Perhaps I was unfair to David Suzuki a week ago. I observed that, in an interview published in the Winnipeg Free Press, both the journalist and Suzuki seemed to be phoning it in. The questions might have been formulated by a starstruck cub reporter, and the answers were lazy and self-satisfied. Thus, when this 74-year-old elder (as the subtitle of his new book casts him) is asked:

So who is going to save the world? Who is your eco-hero right now?

the first name that pops into his head is a long-deceased writer. Is the green movement such a backwater that, in the 46 years since Rachel Carson’s demise, it has produced no one else whom Suzuki considers an inspiring leader? But never mind.

Perhaps I should have acknowledged that, after mentioning Carson, Suzuki added:

If you ask who’s going to bring about the changes (now) – polling indicates that women in their 20s to their 60s, that’s the group listening and ready to act. Women tend to think more in terms of children and futures. They’re not as focused on corporate bottom lines.

Hear that, ladies? He thinks we’re capable of saving the world. I happen to agree. But before we support Suzuki financially and in other ways, shouldn’t we spend a few minutes looking closely at the kind of world he wants us to fight for?

Those of us who’ve gone to the trouble of reading a Suzuki book or two can’t avoid the conclusion that he believes in a lost Eden in which humanity once lived in harmony with nature. In The Sacred Balance, he declares that:

many early people.constructed a way of life that was truly ecologically sustainable, fulfilling and just. (p. 12)

He doesn’t bother to back up these claims with evidence. He just carries on, as though they’ve been proven beyond a shadow of a doubt. Unfortunately, many records from anthropology, literature, and history challenge such a view. They indicate that early humans were at the mercy of nature. Freak storms damaged dwellings, wiped out crops, and killed livestock. Drought decimated communities. Floods and tsunamis washed them away. Earthquakes and volcanoes buried them.

Early humans had poor personal hygiene, rudimentary clothing, and few medical, dental, ocular, or educational services. They often died young – from infections, malnutrition, disease, accidents, and wild animal attacks. How Suzuki can believe that such privation and peril added up to lives that were “fulfilling and just” is a mystery to me.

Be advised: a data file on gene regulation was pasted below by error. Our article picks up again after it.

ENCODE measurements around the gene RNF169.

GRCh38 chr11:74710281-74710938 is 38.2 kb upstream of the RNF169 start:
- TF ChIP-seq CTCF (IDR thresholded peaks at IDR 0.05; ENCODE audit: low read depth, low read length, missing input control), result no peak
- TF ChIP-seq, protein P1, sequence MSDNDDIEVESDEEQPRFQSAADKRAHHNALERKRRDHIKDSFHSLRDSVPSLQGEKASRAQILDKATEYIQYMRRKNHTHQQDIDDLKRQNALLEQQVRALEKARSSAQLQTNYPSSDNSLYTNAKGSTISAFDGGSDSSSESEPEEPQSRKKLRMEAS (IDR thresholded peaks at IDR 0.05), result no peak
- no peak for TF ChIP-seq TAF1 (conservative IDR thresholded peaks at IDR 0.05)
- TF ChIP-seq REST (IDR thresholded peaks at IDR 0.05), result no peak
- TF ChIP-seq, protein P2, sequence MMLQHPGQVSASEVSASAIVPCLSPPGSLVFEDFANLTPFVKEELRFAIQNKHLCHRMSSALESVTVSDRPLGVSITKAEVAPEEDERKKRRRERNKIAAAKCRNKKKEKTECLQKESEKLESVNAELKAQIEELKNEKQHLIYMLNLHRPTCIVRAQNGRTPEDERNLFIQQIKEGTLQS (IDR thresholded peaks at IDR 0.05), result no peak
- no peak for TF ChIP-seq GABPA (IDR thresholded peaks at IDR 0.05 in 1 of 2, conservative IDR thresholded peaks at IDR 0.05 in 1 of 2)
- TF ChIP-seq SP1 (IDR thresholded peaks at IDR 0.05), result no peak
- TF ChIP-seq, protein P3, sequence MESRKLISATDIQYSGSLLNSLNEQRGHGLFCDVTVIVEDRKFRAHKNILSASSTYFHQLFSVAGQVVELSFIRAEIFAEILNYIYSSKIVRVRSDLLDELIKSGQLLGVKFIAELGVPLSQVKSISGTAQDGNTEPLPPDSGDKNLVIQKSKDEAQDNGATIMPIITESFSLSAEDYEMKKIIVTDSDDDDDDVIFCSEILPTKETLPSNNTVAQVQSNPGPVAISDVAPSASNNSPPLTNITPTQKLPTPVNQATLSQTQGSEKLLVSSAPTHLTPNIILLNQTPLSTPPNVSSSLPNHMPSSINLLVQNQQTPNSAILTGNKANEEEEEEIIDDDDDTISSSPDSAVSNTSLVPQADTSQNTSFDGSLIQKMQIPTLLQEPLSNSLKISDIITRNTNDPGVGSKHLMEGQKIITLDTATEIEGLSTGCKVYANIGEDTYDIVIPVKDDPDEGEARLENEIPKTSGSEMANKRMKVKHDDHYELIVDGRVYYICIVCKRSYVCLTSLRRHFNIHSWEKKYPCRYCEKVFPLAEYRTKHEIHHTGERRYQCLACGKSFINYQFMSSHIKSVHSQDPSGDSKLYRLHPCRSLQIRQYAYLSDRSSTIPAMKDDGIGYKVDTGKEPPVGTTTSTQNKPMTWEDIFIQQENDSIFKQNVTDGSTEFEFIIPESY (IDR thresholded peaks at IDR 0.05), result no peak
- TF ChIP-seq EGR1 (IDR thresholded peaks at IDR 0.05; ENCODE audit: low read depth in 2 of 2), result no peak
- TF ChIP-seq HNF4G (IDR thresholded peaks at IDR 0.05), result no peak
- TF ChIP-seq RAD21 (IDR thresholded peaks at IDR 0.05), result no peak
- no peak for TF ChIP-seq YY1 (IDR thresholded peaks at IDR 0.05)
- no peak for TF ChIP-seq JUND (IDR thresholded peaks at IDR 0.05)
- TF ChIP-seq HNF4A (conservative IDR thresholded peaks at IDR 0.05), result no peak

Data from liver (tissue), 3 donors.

In another book, It’s a Matter of Survival, Suzuki argues that we need to repudiate:

the value system that has governed our lives for at least the past 2000 years.

But that value system has delivered a great deal worth celebrating. Two thousand years ago slavery (of women and children, as well as men) was normal, women couldn’t vote, privacy and personal freedoms were rare, reliable birth control was a fantasy, and death dying in childbirth was common.

Indeed, as recently as 250 years ago life was harrowing. In 1762 an educated man of no less stature than Jean-Jacques Rousseau believed it was Nature’s law that half of all children should die before reaching their eighth birthday. This was to be expected. It was how the world worked. Why try to contradict it, he asked?

Anyone tempted to time-travel back to a historical period in which life was simpler and humans were allegedly kinder to the environment should consider Rousseau’s advice to parents:

experience shows that children delicately nurtured are more likely to die.Accustom them therefore to the hardships they will have to face; train them to endure extremes of temperature, climate and condition, hunger, thirst and weariness.

For decades, Suzuki has been sounding the alarm. The introduction to It’s a Matter of Survival, published in 1990, is only four pages long, but all of the following phrases can be found: ecological disasters, ecological destruction, eco-catastrophe, environmental horrors, destruction of civilization, and planetary eco-collapse.

Suzuki may have scientific training, but he has never believed in understatement. And he has often been wrong. That particular 20-year-old book is chock-a-block with dire predictions that never came true. It’s also full of declarations about how short-sighted we humans are – and about how much better off the planet would be if there were fewer of us. A central theme is that fossil fuels are evil.

But here’s the bad news. Powering the world with breezes and sunbeams is a lovely idea. Someday, assuming certain technological breakthroughs, it might even be possible. But at the moment, a modern industrial society in which our food supply is safe and secure, in which premature babies survive rather than perish, in which toddlers no longer succumb to smallpox and polio, in which we no longer talk about training children to endure hunger and thirst for their own good – that society requires cheap, robust, reliable energy. A great deal of that energy currently comes from coal, gas, and oil.

Suzuki believes we should turn our backs on progress, that we should sacrifice our quality of life and our standard of living. He doesn’t advocate merely behaving responsibly toward the natural world – he insists our lives must be radically transformed. Above, he told the newspaper reporter that women “tend to think more in terms of children and futures” and that they are therefore “ready to act.”

But if there are women prepared to bury every second child – and grandchild – in order to reduce humanity’s ecological footprint, I’d like I’ve yet to meet them.


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